Chinese Immigrant Mothers Negotiating Family and Career : Intersectionality and the Role of Social Support

Vivian Wing Yeung LEUNG*, Yidan ZHU, Hsin Yun PENG, A. Ka Tat TSANG

*Corresponding author for this work

Research output: Journal PublicationsJournal Article (refereed)peer-review

2 Citations (Scopus)


Using an intersectional approach, this study examines Chinese immigrant mothers' negotiation between career and family and the role of social support. Based on eight individual interviews with Chinese immigrant mothers in Toronto, we found that their employment opportunities were highly limited by the intersection of immigration status and gender. A model is proposed to explain the effect of various factors on the mothers' career decisions. Three core factors - employment difficulties, child-care responsibility and financial need - had a major influence on the mothers' cost-and-benefit analyses when they made their career decisions. Furthermore, the adequacy and effectiveness of the mothers' social and community support were affected by their immigration status. Class differences and the association between career decisions and integration are also discussed. The findings suggest that immigrant mothers experience a unique situation because of the intersectionality of their multiple identities. Researchers and community organisations should recognise the distinct circumstances and needs of this group in order to achieve comprehensive understanding and provide appropriate services.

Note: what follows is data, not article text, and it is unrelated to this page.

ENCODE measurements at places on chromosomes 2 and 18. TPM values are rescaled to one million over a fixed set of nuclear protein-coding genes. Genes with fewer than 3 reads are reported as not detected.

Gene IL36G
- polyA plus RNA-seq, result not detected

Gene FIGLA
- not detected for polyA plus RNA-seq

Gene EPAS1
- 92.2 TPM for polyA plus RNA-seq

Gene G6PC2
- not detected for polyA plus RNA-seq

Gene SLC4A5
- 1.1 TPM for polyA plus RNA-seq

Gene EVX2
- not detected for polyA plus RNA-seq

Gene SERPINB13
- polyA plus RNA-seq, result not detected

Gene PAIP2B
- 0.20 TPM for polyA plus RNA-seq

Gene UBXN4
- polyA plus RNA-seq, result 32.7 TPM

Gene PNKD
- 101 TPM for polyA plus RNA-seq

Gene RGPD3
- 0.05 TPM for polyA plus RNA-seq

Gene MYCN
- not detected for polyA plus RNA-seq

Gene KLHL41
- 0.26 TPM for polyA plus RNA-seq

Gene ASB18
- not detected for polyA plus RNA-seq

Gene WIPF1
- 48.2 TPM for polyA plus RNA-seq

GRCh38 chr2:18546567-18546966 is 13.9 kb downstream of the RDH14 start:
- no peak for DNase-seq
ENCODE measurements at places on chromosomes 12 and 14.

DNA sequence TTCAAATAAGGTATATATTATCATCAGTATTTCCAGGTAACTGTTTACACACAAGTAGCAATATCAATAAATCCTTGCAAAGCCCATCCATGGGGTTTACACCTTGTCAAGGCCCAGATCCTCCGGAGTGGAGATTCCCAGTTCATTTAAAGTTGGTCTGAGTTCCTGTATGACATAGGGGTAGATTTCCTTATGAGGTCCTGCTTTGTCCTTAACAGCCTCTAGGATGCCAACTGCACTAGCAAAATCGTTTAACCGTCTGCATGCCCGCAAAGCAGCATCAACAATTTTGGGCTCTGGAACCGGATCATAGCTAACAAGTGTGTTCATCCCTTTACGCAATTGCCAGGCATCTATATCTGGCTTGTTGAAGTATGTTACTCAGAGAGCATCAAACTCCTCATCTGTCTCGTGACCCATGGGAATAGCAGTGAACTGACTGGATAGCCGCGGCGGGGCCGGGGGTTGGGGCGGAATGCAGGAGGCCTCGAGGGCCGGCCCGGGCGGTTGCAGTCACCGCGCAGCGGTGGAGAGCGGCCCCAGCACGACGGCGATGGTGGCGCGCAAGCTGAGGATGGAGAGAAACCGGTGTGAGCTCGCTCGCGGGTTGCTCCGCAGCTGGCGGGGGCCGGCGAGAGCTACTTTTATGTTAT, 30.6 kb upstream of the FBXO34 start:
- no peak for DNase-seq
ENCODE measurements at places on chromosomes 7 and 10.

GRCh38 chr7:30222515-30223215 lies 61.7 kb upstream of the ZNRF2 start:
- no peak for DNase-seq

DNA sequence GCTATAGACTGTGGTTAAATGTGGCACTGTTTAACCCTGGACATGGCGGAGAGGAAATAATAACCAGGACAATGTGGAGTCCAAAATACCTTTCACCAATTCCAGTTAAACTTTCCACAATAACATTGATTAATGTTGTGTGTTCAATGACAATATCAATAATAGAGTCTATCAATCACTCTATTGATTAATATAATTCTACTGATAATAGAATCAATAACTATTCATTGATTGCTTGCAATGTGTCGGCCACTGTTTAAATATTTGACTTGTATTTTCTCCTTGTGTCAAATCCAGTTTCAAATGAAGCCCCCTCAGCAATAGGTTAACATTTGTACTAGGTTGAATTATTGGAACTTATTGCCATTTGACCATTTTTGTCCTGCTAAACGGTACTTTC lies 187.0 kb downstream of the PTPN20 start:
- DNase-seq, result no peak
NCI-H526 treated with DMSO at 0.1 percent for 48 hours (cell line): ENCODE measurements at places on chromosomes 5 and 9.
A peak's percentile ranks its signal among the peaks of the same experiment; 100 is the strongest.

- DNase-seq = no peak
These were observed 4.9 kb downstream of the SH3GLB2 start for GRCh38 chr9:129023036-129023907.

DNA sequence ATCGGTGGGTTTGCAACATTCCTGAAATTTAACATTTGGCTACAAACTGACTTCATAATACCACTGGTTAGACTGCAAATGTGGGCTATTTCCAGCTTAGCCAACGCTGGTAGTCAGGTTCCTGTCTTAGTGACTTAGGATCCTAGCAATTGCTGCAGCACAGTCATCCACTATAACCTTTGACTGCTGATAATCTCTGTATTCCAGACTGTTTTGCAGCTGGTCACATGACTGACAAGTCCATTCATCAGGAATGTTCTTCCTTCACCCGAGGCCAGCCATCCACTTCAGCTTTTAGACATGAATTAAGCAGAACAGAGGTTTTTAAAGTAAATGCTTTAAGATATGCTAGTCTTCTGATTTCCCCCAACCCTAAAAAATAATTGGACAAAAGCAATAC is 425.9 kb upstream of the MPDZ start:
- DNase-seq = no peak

Original languageEnglish
Pages (from-to)742-761
Number of pages20
JournalBritish Journal of Social Work
Issue number3
Early online date8 Sep 2018
Publication statusPublished - Apr 2019


  • Childcare
  • gender
  • immigration
  • mothering
  • social support


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